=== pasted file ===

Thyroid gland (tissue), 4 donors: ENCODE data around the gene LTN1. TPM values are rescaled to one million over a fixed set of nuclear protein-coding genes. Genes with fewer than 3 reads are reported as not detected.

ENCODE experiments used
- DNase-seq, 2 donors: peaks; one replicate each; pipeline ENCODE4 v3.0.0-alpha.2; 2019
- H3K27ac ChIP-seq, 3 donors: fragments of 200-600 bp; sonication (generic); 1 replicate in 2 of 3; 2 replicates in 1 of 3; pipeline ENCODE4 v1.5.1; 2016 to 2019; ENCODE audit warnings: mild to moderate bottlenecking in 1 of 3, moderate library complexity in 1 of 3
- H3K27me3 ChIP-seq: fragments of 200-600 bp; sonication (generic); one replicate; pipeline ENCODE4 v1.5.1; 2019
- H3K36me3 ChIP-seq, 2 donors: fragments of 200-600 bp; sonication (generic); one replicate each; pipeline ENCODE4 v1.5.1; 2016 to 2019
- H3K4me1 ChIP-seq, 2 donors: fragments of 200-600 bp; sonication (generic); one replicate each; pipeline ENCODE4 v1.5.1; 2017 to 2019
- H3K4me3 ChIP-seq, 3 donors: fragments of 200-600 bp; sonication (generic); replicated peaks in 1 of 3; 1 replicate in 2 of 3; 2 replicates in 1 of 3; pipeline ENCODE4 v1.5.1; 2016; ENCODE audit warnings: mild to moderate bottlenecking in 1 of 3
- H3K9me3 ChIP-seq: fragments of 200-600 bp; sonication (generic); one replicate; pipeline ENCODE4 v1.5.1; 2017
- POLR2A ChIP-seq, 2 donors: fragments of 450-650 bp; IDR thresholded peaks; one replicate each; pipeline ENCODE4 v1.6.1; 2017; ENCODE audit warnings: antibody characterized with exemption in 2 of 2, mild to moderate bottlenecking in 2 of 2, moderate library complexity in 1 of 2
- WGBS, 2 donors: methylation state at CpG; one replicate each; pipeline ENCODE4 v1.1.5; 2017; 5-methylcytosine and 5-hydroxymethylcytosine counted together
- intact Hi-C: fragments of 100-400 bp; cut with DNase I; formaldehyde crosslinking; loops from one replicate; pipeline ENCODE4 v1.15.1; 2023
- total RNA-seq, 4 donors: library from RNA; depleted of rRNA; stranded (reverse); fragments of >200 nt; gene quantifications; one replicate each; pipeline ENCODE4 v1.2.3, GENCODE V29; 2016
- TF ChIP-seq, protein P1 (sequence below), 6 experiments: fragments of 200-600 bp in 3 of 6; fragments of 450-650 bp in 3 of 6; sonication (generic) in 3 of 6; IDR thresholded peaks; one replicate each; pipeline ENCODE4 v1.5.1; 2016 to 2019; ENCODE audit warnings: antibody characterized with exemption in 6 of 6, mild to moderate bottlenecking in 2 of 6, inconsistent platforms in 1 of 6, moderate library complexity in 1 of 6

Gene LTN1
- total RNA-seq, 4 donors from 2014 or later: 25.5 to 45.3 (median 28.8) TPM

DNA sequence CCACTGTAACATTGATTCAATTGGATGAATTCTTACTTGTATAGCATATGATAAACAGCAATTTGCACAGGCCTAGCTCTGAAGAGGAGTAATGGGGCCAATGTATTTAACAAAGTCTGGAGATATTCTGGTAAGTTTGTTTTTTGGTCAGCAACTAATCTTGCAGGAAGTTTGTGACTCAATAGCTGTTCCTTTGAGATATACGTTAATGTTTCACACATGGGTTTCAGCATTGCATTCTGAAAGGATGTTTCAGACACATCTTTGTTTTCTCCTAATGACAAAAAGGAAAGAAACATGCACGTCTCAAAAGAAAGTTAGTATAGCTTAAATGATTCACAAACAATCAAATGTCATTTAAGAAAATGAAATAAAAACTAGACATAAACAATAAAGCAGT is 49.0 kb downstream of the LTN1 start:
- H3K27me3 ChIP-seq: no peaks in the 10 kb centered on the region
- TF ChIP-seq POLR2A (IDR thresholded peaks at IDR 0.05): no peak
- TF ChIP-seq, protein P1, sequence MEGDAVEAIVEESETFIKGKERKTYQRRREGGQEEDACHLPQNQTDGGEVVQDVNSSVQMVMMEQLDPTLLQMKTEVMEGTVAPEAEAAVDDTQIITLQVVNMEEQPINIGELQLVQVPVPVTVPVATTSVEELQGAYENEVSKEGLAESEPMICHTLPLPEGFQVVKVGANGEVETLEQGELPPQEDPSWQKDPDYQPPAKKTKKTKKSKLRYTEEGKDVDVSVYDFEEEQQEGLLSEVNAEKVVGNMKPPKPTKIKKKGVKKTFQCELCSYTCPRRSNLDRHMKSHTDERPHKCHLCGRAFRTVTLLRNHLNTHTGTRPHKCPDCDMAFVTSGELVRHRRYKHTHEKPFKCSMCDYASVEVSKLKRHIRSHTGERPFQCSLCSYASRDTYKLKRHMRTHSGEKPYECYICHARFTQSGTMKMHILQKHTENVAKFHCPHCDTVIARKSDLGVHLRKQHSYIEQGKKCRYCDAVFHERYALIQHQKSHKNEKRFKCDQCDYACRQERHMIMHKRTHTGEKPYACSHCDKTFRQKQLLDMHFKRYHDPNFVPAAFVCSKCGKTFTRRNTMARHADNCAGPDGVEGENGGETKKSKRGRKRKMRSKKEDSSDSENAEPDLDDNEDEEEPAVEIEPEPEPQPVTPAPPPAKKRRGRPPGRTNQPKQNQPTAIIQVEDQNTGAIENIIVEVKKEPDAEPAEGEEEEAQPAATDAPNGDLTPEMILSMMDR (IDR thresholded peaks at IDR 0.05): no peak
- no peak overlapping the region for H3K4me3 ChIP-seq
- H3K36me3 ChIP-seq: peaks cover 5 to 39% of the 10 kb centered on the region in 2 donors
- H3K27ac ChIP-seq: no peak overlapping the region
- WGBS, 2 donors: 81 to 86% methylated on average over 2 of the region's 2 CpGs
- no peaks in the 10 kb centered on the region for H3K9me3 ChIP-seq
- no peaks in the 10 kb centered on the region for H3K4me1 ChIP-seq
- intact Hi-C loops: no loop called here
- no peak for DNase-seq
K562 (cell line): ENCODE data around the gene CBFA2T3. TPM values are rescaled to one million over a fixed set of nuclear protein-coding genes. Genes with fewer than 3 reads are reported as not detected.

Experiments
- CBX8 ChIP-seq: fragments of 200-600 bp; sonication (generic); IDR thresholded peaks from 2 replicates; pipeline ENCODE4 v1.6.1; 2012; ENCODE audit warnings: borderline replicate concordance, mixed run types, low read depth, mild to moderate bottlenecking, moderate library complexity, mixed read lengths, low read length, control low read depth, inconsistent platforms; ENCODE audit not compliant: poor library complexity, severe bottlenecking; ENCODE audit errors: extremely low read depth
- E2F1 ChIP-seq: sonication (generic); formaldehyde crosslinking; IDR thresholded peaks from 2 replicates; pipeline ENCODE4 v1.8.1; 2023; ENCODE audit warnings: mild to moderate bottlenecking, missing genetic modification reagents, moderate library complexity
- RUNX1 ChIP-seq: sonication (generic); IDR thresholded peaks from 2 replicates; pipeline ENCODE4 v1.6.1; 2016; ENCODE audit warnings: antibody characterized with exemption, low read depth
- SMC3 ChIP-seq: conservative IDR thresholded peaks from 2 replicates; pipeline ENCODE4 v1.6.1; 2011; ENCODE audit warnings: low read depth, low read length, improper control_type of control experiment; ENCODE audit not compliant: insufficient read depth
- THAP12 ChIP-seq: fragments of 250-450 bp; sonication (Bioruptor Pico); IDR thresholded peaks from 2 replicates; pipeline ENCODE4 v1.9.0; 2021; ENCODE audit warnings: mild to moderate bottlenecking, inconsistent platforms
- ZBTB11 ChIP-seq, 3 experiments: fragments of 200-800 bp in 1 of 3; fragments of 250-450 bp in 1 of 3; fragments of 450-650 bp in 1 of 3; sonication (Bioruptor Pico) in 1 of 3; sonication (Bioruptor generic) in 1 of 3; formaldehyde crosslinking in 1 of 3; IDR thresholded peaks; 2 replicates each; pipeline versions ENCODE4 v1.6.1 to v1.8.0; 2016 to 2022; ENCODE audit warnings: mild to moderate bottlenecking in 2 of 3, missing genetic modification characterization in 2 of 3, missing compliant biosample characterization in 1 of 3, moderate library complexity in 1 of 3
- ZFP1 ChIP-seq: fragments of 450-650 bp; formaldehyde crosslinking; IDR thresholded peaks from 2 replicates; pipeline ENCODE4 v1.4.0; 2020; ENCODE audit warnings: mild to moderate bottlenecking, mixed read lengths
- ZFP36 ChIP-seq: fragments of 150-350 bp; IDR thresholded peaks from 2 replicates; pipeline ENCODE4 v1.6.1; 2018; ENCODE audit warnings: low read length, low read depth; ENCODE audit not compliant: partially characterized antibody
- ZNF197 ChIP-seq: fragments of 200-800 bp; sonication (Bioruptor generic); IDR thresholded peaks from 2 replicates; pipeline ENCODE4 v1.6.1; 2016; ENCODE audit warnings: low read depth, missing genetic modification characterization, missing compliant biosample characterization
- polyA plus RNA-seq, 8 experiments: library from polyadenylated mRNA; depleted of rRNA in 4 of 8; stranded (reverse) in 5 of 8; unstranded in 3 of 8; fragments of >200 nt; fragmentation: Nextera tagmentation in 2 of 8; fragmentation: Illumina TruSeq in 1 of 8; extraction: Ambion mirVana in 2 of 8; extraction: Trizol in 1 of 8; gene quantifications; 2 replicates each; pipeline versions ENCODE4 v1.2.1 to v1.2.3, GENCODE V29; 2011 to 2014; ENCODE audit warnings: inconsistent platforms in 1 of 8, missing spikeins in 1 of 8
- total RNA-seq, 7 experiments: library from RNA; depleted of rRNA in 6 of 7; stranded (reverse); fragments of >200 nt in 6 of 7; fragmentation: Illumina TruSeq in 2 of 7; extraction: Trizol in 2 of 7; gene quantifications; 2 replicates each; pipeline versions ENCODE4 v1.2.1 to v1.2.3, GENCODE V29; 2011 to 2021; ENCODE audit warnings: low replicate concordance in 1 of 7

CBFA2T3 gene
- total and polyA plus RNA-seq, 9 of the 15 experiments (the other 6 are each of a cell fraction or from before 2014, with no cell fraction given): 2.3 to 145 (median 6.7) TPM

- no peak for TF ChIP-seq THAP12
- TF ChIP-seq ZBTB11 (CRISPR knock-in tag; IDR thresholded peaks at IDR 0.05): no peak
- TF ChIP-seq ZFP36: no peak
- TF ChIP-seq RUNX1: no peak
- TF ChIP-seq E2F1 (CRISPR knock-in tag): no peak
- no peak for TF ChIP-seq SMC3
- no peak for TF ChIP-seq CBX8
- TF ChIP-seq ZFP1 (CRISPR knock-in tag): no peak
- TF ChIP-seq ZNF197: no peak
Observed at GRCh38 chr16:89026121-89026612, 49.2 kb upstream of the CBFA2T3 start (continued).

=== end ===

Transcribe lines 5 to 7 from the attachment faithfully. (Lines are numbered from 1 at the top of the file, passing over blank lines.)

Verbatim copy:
- H3K27me3 ChIP-seq: fragments of 200-600 bp; sonication (generic); one replicate; pipeline ENCODE4 v1.5.1; 2019
- H3K36me3 ChIP-seq, 2 donors: fragments of 200-600 bp; sonication (generic); one replicate each; pipeline ENCODE4 v1.5.1; 2016 to 2019
- H3K4me1 ChIP-seq, 2 donors: fragments of 200-600 bp; sonication (generic); one replicate each; pipeline ENCODE4 v1.5.1; 2017 to 2019